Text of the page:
Epilogue (Re-imagining Nepal’s Water: Institutional Blind Spots, Developmental Blind Alleys and the Lessons of the Century Past)

  • Dipak Gyawali

It is indeed ironical that this epilogue – to a book whose contributors are all senior figures of Nepal’s water and energy establishment – is being composed by hand because of power cuts. A country that has long boasted being one of the richest in the world in hydroelectric power potential is reeling under eight hours of daily load shedding in the month of March 2008. Such officially announced and enforced blackouts are, however, not new: they have, like the yearly seasons, regularly followed the commissioning of new hydroelectric plants. A few years of excess capacity have inevitably been followed by several years of shortages in the national grid since the 1970s. The story of scarcity amidst the plenty so frequently propagandised in the media repeats itself in other subsectors of domestic water supply and irrigation as well. Is there a rational explanation, a method to this madness?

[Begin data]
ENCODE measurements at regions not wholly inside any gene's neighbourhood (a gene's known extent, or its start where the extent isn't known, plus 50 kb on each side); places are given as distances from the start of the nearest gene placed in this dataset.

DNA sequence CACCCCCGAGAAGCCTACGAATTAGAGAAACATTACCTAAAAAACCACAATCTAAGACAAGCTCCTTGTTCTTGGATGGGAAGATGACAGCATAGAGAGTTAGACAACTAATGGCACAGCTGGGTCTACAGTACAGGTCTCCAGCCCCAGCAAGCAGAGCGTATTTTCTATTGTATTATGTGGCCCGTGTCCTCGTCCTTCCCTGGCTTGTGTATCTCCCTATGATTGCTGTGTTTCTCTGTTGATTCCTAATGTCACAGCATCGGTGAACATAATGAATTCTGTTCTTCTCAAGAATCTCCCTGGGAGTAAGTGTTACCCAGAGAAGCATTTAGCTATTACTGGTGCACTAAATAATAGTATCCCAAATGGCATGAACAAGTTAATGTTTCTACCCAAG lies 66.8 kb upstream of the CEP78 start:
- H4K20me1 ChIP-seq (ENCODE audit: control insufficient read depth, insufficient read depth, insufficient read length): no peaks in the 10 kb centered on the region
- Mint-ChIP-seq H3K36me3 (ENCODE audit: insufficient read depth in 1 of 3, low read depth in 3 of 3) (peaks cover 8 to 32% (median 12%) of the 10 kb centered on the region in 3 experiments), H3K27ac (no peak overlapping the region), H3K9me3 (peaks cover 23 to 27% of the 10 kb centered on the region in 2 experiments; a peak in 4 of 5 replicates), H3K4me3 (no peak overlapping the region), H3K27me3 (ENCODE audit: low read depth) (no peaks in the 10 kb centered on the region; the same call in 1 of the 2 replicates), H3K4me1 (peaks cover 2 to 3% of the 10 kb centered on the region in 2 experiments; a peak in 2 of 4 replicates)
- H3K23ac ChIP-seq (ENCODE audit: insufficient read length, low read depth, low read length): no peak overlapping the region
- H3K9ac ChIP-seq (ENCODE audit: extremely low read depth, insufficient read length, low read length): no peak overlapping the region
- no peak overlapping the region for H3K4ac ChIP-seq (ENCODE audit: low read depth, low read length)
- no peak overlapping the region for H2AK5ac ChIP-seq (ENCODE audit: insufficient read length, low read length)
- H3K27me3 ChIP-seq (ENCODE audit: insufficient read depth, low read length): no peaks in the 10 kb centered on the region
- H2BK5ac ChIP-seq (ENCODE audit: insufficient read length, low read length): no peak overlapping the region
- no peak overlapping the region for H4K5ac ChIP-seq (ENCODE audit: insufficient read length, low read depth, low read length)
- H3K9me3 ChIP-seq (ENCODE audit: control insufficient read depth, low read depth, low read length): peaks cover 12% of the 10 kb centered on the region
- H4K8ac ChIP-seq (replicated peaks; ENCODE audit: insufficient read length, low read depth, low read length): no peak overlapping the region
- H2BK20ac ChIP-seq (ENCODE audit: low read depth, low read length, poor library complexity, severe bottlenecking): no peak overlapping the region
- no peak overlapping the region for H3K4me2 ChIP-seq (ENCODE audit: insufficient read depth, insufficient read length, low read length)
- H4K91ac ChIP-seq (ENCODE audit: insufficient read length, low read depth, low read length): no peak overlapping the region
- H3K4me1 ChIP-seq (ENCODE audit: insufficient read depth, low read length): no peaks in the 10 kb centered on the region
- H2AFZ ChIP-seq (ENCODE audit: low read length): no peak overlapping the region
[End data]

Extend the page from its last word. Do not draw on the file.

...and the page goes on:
Integrate Water Resource Management Water Resource Development Social Solidarity National Grid Uttar Pradesh 
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Copyright information

© Springer Science+Business Media B.V. 2009

Authors and Affiliations

  • Dipak Gyawali
    • 1
    • 2
  1. 1.Nepal Academy of Science and TechnologyKathmanduNepal
  2. 2.Interdisciplinary AnalystKathmanduNepal

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